Blogs are not magazines. They don't need to be written perfectly - in fact, part of their appeal is the fact that they're written by normal people just trying to share their passions with the world.
However, it could still be worth brushing up on your writing skills. If your blog is well written, it will make you look more professional, people will enjoy your posts more and companies will be more likely to want to work with you (if that's what you're looking for).
So here are seven things I believe will help you improve your writing. These can be applied to anything you want to write, whether it's a blog, job application letter or the next great novel.
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To be a good writer, you need to read. Most (if not all) writers read A LOT. Read everything you can - books, newspapers, magazines, websites, blogs, fiction, non-fiction...even the back of the cereal box. Reading other people's work (especially when it's well written) will give you a feel for how to structure sentences and paragraphs and write in a clear and coherent way. When you read something, try to analyse that person's writing style and pick out things you like and don't like about it. This will help you with your own writing.
2. Write often
It should go without saying, but if you want to be a good writer, you need to write. Even when you don't feel like it or you don't think you have anything to write about, sometimes the best thing to do is just sit down and start writing. Don't sit around waiting for that elusive muse to show up, because it often doesn't. Just get started. The more you write, the more you will want to write and the easier it'll become.
You don't have to write blog posts all the time though - you could try keeping a diary (which teaches you discipline as well as writing skills, as you have to keep it updated - that's the whole point of a diary, after all), writing letters to friends and family or even short stories, if you want to try your hand at creative writing. All these things will give you good writing practice.
3. Learn basic spelling and grammar rules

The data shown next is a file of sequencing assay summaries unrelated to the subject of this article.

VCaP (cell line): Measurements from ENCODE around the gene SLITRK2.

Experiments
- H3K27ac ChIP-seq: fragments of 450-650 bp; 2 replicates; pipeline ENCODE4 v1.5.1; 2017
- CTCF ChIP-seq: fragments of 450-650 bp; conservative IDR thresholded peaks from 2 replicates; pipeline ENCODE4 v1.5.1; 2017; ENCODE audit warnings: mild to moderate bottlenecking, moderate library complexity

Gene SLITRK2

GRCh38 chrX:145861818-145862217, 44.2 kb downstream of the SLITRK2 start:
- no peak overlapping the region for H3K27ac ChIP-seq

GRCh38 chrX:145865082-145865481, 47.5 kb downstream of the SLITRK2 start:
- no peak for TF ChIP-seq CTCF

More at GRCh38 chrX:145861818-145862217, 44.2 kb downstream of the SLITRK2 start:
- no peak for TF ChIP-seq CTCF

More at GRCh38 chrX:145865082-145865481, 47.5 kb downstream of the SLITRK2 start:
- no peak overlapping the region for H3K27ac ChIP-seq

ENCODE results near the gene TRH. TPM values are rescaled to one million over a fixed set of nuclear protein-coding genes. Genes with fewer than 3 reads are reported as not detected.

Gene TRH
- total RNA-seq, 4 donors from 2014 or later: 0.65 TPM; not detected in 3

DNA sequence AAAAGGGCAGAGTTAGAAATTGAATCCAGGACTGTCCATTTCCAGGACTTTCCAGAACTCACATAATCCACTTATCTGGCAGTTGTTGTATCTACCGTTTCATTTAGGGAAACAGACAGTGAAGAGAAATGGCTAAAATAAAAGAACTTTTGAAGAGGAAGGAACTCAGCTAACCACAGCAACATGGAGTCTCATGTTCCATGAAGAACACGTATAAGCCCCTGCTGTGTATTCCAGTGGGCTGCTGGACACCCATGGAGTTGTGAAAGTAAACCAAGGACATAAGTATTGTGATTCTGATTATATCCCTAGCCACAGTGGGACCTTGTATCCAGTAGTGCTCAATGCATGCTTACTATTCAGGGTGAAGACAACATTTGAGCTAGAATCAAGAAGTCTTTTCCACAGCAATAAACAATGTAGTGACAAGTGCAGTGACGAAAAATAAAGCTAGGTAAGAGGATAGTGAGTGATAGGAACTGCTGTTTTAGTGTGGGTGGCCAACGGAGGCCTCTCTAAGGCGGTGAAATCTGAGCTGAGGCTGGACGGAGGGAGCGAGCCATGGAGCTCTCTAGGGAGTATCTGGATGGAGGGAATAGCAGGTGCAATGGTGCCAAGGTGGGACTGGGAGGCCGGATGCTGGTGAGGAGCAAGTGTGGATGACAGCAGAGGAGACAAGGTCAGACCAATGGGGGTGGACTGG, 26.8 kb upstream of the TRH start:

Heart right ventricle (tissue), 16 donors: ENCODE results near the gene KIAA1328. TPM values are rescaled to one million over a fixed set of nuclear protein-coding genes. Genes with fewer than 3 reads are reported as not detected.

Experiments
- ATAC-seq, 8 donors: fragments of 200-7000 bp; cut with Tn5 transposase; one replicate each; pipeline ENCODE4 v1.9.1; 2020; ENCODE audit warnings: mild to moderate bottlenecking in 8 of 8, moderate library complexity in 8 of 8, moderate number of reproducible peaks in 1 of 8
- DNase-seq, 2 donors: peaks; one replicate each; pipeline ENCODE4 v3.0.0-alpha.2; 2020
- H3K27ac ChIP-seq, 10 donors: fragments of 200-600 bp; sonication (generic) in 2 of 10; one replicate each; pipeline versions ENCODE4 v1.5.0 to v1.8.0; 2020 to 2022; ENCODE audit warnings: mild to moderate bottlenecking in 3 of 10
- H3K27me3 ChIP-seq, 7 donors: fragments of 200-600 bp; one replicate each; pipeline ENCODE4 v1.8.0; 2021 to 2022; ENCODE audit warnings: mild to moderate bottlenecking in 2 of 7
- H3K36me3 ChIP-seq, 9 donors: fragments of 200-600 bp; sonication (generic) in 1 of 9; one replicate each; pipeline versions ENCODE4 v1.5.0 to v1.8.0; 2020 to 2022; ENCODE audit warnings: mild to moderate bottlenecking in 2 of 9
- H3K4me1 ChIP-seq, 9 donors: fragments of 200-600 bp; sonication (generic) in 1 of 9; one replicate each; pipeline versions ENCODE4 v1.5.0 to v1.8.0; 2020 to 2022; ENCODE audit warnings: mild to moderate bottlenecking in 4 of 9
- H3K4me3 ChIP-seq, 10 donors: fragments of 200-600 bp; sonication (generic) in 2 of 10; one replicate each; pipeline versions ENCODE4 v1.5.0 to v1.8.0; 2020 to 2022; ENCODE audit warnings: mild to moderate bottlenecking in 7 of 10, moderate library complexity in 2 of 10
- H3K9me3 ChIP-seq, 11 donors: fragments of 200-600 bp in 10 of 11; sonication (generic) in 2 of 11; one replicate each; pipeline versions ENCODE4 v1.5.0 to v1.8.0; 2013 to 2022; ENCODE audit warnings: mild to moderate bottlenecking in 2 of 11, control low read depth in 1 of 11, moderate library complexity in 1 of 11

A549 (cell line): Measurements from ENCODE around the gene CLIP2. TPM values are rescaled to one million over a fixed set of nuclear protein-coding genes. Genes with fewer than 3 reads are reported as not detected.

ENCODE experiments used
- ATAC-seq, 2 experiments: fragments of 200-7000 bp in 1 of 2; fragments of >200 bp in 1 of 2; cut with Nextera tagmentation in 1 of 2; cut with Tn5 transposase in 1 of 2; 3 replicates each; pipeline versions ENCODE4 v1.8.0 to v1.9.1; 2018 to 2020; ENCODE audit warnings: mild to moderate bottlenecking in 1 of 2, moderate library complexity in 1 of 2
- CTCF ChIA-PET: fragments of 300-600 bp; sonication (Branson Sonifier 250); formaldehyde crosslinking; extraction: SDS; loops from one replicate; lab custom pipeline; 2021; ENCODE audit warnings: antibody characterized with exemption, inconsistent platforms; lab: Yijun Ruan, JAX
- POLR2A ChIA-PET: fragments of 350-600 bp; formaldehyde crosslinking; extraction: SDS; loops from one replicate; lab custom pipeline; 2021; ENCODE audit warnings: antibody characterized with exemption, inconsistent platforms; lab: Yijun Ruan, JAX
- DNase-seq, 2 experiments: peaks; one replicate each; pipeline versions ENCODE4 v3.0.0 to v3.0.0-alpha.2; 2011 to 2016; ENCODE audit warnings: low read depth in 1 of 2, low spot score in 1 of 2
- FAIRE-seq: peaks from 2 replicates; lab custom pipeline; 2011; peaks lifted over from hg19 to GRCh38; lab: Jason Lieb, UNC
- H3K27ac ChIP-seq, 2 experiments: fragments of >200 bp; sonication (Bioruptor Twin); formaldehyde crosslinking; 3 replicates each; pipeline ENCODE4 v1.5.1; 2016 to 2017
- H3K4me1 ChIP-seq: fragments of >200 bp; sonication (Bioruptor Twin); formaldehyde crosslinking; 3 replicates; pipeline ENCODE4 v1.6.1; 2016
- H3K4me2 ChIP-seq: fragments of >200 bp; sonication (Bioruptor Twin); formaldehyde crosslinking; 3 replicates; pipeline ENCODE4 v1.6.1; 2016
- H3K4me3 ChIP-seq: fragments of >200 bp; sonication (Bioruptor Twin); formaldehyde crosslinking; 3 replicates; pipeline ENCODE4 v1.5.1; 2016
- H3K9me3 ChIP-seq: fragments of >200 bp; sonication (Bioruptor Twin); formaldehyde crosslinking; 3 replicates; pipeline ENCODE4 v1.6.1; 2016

You don't have to be the next Shakespeare, but your writing should at least be readable. A post littered with spelling mistakes and grammatical errors can be quite off-putting to read. Learn the difference between your/you're, it's/its, and there/their/they're (a lot of bloggers also seem to have problems with stationery/stationary, so check that you're using the right version).
Even if you think your grammar is pretty good, I would recommend downloading Grammarly, a free browser extension which proofreads your work for any spelling, punctuation and grammar mistakes. Sometimes it can be easy to miss your own typos so this tool is a godsend for busy bloggers.
4. Find your writing voice
Most writers have a style of writing which is unique to them - this is almost impossible to force and should start to appear naturally the more you write. Blogging is a great way to develop your 'voice'. Personal blogs don't need to be written in formal language and read like magazine articles - most readers prefer an informal, conversational tone where it feels like the blogger is having a chat with a friend.
5. Let your creativity flow
When you're writing a post, try not to edit it as you go along. This could stifle your creativity and make you lose your 'flow'. Focus firstly on getting the words onto the page, then you can go back and change as much as you want.
6. Proofread, spell check and edit
Once you've written your post you can start to edit it. Firstly, re-read the post quickly, correcting any obvious mistakes. Then use Grammarly to catch anything you might have missed. Then read the post again in its entirety, slower this time, methodically cutting out any unnecessary words, phrases or paragraphs (I've noticed I use the word 'actually' a lot in my first drafts, which is actually completely pointless and doesn't actually add anything to my message. By the time the post is actually ready to publish, however, I've usually managed to get it down to one 'actually' - and maybe even none, actually).
Make sure that the writing has paragraphs and is not one massive chunk of text. The paragraphs, as well as the sentences, should vary in length - this makes them a lot easier and more interesting to read.
7. Finally, be passionate about your subject
Write about something you really love and your passion will shine through. If you're excited about a certain subject, you're more likely to be able to get your readers excited about it. People will forgive the odd typo if they genuinely enjoy reading what you have to say. If your posts can entertain, interest, help or teach people something, they'll be more likely to stick around.
Obviously this isn't an exhaustive list, but I hope it's given you at least a few tips on how to improve your writing for your blog. As always, if you have anything to add, let me know in the comments!
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